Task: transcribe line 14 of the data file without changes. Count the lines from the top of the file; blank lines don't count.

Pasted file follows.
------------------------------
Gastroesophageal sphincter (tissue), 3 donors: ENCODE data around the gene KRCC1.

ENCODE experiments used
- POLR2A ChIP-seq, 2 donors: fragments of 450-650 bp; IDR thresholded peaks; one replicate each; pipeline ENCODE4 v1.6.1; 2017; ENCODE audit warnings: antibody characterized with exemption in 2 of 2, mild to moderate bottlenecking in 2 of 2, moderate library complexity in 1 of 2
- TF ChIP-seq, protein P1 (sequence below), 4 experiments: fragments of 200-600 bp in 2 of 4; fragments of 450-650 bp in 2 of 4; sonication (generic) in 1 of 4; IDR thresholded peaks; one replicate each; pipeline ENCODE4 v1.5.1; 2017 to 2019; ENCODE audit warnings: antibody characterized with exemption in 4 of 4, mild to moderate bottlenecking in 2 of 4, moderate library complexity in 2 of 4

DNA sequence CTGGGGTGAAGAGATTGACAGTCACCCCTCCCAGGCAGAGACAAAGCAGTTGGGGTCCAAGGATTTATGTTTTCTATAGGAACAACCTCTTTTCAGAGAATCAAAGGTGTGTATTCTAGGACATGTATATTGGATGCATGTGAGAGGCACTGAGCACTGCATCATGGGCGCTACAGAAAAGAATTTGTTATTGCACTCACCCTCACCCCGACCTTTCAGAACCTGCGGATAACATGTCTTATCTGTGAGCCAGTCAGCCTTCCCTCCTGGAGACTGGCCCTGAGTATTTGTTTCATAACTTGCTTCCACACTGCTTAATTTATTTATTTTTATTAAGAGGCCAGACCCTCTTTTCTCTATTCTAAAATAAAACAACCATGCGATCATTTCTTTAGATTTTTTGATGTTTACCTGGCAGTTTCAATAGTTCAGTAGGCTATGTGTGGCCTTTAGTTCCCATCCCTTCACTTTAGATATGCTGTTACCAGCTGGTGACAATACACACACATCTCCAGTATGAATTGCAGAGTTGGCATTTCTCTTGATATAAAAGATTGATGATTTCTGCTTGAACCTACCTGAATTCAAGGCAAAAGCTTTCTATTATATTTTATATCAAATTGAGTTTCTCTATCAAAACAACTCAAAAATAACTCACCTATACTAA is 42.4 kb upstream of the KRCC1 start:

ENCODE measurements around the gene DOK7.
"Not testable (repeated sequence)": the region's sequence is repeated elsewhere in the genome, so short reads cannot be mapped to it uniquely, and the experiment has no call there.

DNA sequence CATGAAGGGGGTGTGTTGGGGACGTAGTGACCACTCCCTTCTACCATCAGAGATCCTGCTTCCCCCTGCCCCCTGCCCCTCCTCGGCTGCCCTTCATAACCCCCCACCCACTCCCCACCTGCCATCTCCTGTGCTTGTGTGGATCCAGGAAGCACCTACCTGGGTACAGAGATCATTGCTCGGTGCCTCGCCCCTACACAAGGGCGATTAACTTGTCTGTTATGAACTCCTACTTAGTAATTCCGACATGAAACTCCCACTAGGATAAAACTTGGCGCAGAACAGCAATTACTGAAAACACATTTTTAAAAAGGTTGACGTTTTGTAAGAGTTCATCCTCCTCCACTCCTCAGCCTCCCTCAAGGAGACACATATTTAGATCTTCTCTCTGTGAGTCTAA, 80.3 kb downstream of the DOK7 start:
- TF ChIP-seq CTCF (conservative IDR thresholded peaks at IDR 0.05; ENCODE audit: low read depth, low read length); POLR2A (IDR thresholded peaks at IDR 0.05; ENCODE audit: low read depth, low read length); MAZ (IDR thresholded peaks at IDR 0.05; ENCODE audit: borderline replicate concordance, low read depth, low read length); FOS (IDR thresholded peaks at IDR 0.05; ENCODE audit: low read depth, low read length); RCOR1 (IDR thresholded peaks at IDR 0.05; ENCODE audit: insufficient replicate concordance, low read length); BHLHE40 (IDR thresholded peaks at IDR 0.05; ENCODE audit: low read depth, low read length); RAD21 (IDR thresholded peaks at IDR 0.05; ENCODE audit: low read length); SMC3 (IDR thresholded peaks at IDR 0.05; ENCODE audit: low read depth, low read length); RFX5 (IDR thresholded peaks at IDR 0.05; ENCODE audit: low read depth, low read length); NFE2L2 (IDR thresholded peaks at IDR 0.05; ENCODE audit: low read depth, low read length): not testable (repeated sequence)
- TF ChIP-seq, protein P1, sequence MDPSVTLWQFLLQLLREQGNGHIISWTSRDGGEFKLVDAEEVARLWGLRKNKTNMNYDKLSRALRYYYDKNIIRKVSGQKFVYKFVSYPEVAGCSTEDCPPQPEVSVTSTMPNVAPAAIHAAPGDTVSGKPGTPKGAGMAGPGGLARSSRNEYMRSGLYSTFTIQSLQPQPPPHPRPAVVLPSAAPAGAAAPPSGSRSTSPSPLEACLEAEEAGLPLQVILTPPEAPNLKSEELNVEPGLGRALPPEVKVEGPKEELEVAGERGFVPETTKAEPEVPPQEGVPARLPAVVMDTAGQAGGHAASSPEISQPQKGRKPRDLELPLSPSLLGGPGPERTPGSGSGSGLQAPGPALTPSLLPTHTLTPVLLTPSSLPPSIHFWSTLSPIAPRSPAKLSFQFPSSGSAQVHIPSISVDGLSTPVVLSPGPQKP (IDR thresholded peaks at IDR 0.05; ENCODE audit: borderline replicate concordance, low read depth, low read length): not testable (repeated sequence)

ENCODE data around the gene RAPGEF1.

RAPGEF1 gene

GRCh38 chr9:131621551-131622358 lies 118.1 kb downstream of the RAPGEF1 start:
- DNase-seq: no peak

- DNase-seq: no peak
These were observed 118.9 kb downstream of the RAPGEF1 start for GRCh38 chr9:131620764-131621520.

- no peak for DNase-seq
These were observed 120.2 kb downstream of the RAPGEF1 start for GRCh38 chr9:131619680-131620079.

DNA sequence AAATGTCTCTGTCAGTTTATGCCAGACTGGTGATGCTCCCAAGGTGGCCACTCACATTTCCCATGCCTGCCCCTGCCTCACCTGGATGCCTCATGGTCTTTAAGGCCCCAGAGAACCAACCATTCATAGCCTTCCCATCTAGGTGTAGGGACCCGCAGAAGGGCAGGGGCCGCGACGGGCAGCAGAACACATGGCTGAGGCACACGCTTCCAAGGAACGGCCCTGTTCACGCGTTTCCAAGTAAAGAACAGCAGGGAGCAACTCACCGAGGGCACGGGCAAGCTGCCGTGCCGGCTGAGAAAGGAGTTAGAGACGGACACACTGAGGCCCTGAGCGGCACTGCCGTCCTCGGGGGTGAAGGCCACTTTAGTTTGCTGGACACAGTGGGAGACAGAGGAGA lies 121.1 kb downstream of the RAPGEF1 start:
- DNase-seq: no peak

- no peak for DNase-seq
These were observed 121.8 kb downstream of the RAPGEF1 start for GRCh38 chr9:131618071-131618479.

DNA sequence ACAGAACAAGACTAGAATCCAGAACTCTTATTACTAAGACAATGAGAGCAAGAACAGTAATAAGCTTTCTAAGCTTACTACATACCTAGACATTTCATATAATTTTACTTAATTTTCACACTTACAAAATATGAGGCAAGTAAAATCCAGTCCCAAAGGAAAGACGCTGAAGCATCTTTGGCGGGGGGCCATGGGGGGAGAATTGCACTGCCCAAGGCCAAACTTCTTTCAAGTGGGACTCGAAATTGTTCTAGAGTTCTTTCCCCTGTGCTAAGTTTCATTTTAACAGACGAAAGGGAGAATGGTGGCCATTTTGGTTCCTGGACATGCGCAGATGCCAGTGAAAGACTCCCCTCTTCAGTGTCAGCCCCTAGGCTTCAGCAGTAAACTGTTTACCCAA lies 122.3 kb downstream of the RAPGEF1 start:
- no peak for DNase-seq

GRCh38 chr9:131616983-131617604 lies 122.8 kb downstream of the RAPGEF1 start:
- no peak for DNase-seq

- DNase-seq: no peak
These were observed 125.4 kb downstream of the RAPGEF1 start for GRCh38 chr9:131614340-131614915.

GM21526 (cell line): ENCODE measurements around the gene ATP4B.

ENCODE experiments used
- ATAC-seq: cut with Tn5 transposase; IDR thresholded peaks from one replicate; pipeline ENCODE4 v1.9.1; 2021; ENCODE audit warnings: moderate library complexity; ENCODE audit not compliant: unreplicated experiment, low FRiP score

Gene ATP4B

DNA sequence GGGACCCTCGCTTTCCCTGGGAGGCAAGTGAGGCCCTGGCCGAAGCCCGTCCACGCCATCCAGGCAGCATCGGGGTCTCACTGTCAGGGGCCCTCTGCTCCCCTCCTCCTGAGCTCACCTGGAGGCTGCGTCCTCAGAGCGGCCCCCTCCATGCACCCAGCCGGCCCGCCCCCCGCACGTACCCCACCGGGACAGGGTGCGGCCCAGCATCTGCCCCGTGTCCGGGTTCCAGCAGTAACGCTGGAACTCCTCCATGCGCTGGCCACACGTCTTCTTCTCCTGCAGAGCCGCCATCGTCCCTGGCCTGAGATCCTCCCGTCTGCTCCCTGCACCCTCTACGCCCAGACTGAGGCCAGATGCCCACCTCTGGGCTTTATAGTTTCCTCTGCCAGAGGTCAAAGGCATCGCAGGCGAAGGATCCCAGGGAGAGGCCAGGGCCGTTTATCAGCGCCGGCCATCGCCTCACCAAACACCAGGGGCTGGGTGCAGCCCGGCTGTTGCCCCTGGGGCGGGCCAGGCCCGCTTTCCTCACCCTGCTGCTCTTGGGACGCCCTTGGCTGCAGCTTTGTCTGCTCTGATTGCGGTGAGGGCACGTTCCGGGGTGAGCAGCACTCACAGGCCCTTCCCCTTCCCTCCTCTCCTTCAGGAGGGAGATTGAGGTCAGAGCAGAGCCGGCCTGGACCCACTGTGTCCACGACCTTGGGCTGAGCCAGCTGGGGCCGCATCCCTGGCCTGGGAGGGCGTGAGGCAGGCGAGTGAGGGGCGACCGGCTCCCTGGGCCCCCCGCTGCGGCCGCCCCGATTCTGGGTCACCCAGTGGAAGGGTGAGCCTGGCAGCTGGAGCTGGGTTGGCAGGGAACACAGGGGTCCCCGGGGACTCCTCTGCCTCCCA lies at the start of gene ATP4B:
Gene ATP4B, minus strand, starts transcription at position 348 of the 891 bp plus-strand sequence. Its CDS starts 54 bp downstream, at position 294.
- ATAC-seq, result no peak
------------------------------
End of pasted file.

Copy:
- DNase-seq: no peak